JA is a tumor that originates from the posterolateral wall of the arch of the nose, where the pterygoid process of the sphenoid bone and the sphenoid process of the palatal bone constitute the sphenopalatal foramen. From there, several extension patterns occur, mainly towards the nasopharynx, resulting in clinical signs that are often confusing to the uninformed clinician [1]. For example, if the most frequent reason for consultation is epistaxis associated with nasal obstruction or mucopurulent rhinorrhea; other signs of tumor progression may appear, such as exophthalmos, decreased visual acuity, headache or nasosinus pain [2]. Imaging is an essential tool for diagnosis. It includes computed tomography, which is best for assessing extracranial extension, and MRI, which is the test of choice for assessing intracranial extension. Arteriography too is particularly useful for studying these highly vascularized tumors and for guiding embolization [3]. In certain contentious situations, even with very evocative images, biopsy is always justified. It then shows a double vascular and fibrous contingent. The vascular component is made up of thick-walled vessels and vascular lacices, while the fibrous component is made up of a collagen stroma arranged in a dense felt whose essential cellular element is the fibroblast [4]. It confirmed the initial diagnosis in our patient. There is no codified management. However, surgery remains the treatment of choice offering the best results and the best quality of life in the long term for this young population [5]. Each center opted for a conservative surgical technique with divergent results depending on the competence of the surgeon operating, contributing to confusion regarding the surgical approach to be applied, as well as to a multiplicity of staging systems that reflect an evolving and progressive understanding of actual extension patterns [3]. In addition, recurrences have been reported after 6 months of initial treatment, with rates ranging from 3% to 35% in some series [6]. In our patient, the clinical examination and imaging were negative after surgery, but he showed the reappearance of clinical signs such as epistaxis and right nasal obstruction with the reappearance of the tumor process on MRI after 9 months, which leads us to speak of tumor recurrence. When evaluating a recurrent tumor, conservative follow-up for 3 to 6 months is adopted in asymptomatic patients with small to medium sized tumor. However, in cases of invasion of the medial cavernous sinus, when no previous radiotherapy has been given, an IMRT is indicated. The evidence in favor of its use is limited to a few case series with consistent and fairly promising results. On the one hand, because it is generally well tolerated, with a risk of complication that is increased if there is intracranial extension or if a new irradiation is administered. On the other hand, because doses above 36 Gy provide better local control than lower doses of fractionated radiotherapy [7-10]. In the case of our patient, we were confronted with a recurrent pteriopalatine fossa angiofibroma, after a first surgical removal, very aggressive with a decrease in visual acuity of the right eye due to a tumor compressive optic neuropathy. Radiotherapy compensated for the result. At the last MRI check-up after the end of treatment, the tumor had regressed significantly in size. Embolization was not indicated because it could compromise the therapeutic results by preventing vascularization, thus reducing the effectiveness of radiotherapy. The satisfactory result obtained allows us to maintain radiotherapy as a therapeutic option for recurrent petygo-palatal angiofibromas that cannot be removed due to significant intracranial extension.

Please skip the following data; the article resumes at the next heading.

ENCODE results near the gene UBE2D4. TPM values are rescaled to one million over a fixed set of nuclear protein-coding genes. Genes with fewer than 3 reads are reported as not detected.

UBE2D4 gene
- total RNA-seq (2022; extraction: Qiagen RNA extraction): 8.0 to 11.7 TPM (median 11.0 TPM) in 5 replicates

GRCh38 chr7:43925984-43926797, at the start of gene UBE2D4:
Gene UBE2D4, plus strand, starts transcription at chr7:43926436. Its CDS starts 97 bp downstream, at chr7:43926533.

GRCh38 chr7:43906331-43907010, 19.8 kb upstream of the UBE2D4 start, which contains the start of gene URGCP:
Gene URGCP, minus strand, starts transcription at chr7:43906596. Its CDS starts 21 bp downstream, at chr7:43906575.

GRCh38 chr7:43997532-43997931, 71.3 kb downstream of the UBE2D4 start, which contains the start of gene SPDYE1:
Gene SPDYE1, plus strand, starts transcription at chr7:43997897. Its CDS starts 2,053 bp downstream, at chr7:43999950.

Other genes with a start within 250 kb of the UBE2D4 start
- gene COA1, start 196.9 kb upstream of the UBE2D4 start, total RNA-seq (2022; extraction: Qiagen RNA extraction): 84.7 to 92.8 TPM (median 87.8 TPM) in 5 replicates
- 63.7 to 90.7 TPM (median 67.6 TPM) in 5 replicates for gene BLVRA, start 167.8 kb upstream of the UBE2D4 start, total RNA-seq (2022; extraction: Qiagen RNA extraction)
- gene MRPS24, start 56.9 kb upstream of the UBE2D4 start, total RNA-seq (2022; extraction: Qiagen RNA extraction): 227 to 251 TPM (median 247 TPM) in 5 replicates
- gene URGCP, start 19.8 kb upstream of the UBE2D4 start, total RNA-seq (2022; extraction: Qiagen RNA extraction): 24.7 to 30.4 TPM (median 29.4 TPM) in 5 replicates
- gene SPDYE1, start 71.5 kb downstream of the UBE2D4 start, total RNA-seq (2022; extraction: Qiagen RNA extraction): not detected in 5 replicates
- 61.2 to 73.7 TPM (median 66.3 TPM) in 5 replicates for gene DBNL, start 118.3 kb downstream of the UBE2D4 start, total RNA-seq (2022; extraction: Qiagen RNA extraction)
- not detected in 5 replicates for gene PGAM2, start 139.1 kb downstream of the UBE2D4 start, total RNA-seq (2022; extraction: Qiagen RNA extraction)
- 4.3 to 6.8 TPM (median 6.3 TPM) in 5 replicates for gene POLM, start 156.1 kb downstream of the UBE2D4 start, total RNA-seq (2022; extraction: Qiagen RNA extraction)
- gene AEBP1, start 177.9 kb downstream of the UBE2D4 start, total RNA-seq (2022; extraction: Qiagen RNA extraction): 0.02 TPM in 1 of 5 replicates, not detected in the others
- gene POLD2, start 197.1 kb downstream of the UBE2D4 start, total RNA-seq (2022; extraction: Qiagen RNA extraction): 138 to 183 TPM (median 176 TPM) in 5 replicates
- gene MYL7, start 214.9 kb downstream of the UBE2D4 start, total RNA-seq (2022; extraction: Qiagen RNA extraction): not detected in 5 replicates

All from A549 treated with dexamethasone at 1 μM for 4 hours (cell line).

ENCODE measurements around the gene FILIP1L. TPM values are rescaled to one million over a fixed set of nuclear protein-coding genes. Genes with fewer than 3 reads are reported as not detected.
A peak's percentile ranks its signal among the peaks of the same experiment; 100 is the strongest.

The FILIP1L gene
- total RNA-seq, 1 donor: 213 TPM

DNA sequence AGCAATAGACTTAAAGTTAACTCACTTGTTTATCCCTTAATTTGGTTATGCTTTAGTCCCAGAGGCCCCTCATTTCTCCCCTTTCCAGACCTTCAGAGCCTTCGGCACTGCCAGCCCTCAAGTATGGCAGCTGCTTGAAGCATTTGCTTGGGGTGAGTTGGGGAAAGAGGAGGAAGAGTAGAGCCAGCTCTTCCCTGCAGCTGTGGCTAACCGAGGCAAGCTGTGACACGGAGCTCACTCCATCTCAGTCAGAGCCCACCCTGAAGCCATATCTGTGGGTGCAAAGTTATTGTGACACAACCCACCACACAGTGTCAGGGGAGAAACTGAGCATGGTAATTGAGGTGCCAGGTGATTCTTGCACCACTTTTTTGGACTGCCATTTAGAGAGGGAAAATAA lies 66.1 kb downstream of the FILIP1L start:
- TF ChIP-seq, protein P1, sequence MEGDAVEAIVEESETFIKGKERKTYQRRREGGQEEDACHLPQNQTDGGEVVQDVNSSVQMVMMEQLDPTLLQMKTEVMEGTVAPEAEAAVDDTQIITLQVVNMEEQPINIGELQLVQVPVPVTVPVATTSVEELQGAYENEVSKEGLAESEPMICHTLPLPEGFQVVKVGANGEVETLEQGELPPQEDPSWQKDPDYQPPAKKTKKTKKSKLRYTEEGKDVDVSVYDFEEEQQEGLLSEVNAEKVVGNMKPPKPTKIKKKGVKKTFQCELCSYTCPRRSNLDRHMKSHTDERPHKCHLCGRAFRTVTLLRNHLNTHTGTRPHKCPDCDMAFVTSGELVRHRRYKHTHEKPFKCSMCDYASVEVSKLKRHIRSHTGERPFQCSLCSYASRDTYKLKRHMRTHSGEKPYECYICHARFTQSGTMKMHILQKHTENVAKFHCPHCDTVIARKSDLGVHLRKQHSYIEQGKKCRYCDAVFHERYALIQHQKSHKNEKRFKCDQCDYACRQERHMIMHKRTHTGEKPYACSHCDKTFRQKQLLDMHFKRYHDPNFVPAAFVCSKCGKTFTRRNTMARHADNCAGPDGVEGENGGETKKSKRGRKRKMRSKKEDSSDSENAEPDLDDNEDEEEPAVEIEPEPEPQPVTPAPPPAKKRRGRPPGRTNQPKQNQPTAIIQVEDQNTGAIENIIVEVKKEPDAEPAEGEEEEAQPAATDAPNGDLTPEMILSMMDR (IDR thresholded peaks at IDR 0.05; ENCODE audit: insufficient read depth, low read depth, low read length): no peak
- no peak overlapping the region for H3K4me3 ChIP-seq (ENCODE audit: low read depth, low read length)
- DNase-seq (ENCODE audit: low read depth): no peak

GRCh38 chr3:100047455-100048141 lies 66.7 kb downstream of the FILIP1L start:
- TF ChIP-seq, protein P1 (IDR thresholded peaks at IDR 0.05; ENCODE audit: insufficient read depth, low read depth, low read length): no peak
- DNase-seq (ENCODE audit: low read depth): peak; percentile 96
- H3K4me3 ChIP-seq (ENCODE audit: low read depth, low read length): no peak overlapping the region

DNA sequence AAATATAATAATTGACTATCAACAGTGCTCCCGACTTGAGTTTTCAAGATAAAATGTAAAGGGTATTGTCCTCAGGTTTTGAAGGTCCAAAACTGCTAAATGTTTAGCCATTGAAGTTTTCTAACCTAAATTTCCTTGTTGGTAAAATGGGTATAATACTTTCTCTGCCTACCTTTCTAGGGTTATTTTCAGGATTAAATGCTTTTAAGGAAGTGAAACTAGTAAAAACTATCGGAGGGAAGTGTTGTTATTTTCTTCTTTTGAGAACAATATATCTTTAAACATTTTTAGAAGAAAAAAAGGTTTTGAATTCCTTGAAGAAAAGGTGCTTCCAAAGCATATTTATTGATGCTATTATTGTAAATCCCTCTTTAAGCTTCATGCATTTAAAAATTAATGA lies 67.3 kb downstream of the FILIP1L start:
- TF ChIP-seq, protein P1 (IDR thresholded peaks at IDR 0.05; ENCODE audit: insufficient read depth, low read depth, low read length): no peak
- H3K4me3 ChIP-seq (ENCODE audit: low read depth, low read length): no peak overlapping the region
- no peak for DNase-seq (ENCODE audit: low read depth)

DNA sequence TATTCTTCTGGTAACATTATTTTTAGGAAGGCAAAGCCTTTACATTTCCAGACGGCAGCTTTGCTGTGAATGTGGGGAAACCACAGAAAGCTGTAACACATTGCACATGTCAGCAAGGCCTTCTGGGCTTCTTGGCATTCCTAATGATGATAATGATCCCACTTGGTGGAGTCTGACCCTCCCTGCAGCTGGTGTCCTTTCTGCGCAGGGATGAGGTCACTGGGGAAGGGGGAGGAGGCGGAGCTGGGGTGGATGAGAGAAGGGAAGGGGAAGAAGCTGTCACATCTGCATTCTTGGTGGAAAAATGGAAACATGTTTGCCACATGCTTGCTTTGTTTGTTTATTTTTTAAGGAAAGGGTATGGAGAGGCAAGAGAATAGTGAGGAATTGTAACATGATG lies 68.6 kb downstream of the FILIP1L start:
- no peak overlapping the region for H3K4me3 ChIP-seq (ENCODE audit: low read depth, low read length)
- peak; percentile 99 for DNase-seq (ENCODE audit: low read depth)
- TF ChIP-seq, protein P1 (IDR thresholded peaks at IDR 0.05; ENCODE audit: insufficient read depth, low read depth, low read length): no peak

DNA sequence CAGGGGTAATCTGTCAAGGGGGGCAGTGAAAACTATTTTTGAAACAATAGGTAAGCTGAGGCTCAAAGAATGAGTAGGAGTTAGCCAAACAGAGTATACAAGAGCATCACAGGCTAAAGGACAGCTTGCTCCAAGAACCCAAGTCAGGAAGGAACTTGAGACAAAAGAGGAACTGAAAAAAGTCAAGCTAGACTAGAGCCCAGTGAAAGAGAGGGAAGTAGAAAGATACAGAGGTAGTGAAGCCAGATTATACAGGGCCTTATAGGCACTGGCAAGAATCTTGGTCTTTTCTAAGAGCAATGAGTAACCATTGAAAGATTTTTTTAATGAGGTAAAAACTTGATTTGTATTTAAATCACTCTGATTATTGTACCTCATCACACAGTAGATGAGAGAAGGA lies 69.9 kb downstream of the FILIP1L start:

Conclusion Up    Down